Four of the five lawyers competing in an upcoming poll to elect a lawyer to the Judicial Services Commission (JSC) have threatened a boycott after judicial interference.
Lawyers Hussein Shameem, Mohamed Fareed, Anas Abdul Sattar, and Mohamed Faisal expressed concern over reports the Supreme Court may allow judges in magistrate courts in the islands to vote via fax on July 13 – a move, which would violate the secrecy of the ballot.
The attorney general had initially compiled regulations barring judges who have lawyer permits from voting to elect a representative from the lawyer community.
But the Supreme Court on June 23 ruled that all licensed lawyers, including judges and MPs, would be eligible to vote in polls.
Lawyers have said the decision allows judges undue influence in electing a representative from the legal community, pointing out judges already have three representatives on the ten-member commission.
AG Mohamed Anil then extended the initial deadline for candidates to submit applications from June 24 to June 30.
Subsequently, a public relations staff member at the Department of Judicial Administration (DJA), Latheefa Qasim, applied for the position. Latheefa worked at the DJA until she was appointed as President Dr Mohamed Waheed Hassan’s representative to the ten-member commission.
Latheefa was replaced when new President Abdulla Yameen took oath of office in November 2013.
The four candidates have said Latheefa appears to be backed by the judiciary.
“There is a conflict of interest when an individual employed with the judiciary to improve its image is running for an oversight body,” Shameem said.
Fareed said Latheefa running in the election is like disgraced Supreme Court Judge Ali Hameed standing for the position.
Meanwhile, both Anas and Faisal have raised questions over Latheefa’s eligibility, noting JSC regulations state no JSC member can run for consecutive terms.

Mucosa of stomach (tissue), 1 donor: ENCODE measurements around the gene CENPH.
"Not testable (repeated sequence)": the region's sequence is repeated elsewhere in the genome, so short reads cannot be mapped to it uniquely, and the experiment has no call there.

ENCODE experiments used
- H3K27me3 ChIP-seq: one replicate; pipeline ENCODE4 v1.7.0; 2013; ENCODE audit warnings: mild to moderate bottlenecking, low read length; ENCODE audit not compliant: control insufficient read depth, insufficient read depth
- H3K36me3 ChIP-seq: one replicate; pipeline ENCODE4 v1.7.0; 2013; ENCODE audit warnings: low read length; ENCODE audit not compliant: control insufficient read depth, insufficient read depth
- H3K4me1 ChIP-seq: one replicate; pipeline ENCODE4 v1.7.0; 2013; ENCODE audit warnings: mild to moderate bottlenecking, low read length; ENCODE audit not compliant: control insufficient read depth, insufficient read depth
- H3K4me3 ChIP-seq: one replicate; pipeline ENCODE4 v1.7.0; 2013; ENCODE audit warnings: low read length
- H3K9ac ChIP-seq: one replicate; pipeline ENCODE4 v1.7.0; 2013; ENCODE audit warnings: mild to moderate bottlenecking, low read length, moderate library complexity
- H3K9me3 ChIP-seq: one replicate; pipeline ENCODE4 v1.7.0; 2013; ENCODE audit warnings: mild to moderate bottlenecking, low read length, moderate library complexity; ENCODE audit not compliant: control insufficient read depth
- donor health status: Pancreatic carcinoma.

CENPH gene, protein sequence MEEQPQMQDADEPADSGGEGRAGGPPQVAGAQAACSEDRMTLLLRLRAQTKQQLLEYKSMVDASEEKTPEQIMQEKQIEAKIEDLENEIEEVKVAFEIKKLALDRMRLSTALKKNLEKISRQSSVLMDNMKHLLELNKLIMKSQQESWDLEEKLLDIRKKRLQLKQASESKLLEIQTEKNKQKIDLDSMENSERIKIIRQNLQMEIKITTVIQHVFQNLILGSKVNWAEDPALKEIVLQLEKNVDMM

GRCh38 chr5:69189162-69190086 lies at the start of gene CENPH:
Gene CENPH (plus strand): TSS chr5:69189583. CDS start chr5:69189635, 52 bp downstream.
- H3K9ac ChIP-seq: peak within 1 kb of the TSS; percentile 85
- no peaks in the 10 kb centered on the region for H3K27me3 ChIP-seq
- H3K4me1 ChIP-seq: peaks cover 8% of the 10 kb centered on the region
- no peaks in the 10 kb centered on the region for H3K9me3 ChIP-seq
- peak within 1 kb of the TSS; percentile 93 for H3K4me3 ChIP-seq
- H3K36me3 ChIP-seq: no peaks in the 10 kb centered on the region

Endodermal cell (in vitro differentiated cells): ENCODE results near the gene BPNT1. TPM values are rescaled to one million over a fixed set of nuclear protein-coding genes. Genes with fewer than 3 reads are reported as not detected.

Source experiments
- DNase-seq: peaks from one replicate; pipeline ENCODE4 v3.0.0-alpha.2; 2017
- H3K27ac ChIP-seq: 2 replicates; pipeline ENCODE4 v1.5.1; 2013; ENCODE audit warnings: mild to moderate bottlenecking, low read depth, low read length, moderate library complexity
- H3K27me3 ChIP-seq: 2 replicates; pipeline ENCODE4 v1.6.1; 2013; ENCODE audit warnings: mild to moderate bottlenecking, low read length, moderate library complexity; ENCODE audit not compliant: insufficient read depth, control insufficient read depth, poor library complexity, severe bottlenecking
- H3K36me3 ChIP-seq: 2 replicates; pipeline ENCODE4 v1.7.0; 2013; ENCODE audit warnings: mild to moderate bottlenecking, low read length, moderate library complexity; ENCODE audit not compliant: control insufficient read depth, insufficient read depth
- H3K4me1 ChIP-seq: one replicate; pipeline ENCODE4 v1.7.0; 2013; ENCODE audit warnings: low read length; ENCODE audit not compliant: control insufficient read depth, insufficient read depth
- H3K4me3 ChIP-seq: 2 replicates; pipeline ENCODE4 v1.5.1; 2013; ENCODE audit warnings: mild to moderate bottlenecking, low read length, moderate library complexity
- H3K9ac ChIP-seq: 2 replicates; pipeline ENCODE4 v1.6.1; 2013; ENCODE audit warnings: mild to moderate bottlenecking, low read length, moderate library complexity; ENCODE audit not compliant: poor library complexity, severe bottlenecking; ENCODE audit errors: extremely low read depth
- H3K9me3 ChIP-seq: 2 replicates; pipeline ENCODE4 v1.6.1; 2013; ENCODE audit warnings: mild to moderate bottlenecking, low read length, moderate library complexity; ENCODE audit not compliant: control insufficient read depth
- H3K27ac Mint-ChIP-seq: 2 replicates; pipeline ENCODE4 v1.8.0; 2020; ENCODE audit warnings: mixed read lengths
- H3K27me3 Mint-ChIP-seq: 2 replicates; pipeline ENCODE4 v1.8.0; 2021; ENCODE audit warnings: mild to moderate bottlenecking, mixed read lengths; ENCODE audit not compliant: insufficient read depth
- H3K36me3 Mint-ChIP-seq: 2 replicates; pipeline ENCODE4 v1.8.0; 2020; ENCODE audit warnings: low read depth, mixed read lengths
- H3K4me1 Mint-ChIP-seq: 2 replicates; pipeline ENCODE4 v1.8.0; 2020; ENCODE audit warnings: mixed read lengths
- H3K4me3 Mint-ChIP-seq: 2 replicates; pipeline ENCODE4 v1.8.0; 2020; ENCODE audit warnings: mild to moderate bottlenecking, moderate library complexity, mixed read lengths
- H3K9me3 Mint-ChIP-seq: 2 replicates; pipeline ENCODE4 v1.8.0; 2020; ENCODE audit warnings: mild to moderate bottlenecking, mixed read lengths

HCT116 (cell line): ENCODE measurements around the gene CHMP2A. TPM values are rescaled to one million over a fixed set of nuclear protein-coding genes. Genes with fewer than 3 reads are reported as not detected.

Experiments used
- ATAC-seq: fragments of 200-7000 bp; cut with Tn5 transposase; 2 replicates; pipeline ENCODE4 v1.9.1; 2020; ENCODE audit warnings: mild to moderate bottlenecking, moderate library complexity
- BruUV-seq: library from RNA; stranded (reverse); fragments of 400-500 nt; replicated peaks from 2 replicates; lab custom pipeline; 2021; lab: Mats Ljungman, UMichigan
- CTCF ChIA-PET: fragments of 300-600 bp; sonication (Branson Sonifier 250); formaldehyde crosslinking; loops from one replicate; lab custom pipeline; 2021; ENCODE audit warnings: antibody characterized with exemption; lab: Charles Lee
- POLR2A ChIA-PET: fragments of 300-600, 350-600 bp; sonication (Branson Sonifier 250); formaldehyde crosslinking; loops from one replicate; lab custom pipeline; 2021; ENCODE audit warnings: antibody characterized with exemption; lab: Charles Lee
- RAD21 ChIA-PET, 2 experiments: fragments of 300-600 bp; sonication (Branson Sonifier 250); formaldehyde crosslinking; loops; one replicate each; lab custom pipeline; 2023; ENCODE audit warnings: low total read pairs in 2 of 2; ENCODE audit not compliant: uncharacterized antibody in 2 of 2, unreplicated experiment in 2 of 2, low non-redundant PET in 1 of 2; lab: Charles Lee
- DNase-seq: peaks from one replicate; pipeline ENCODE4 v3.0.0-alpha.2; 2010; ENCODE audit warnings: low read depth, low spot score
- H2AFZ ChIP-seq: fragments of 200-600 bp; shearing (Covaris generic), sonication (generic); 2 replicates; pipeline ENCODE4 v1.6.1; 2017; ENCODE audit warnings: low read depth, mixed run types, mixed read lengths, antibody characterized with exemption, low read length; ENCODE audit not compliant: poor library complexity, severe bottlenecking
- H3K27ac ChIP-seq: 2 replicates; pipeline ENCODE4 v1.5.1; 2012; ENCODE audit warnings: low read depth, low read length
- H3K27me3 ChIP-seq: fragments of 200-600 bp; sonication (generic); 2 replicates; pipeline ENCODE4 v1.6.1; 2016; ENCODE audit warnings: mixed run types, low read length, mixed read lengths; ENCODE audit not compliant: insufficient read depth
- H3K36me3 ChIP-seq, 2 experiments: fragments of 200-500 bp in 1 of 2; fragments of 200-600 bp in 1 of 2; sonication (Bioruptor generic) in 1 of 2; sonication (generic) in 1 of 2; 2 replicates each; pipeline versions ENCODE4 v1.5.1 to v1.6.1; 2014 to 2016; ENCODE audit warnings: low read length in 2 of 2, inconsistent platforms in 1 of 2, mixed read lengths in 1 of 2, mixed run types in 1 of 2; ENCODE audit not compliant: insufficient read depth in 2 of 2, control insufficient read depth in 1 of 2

Faisal said he believed Latheefa had completed a term as she had sat in the commission as a presidential appointee in the current term.
If Latheefa is eligible to run, any current member could resign now, and run again claiming they have not completed a full term, he said.
“There is doubt over whether Latheefa Qasim is standing on her own initiative or is being fielded by other interests. I say this because she submitted her application after the Supreme Court ruling, when the deadline was extended,” he added.
Latheefa was not responding to calls despite repeated attempts at the time of press.
All four candidates insisted the criticisms were not a personal attack on Latheefa.
The four met last week and discussed whether to field a single candidate against Latheefa, but decided to run separately, claiming they still stand a fair chance of winning elections as long as the secrecy of the ballot is protected.
Polling booths are to be set up in Arabiyya School in Malé and in islands where more than five eligible voters are registered to vote. They are Haa Alif atoll Ihavandhoo, Haa Dhaal atoll Kulhudhuffushi, Thaa atoll Veymandoo, Laamu atoll Fonadhoo and Gaaf Alif atoll Villingili.
“There is no point of contesting elections if the secrecy of the ballot is affected. There are approximately 136 magistrates court judges – a number than can significantly change the election outcome. If there is a perceived judiciary backed candidate, they will be forced to vote for the candidate endorsed by the judiciary, if the secrecy of ballot is violated,” Faisal said.
Fareed said the four candidates are still ready to field a single candidate or boycott the election if necessary should the judiciary interfere in election procedures.
“We will not blindly obey the Supreme Court’s decisions,” Fareed said.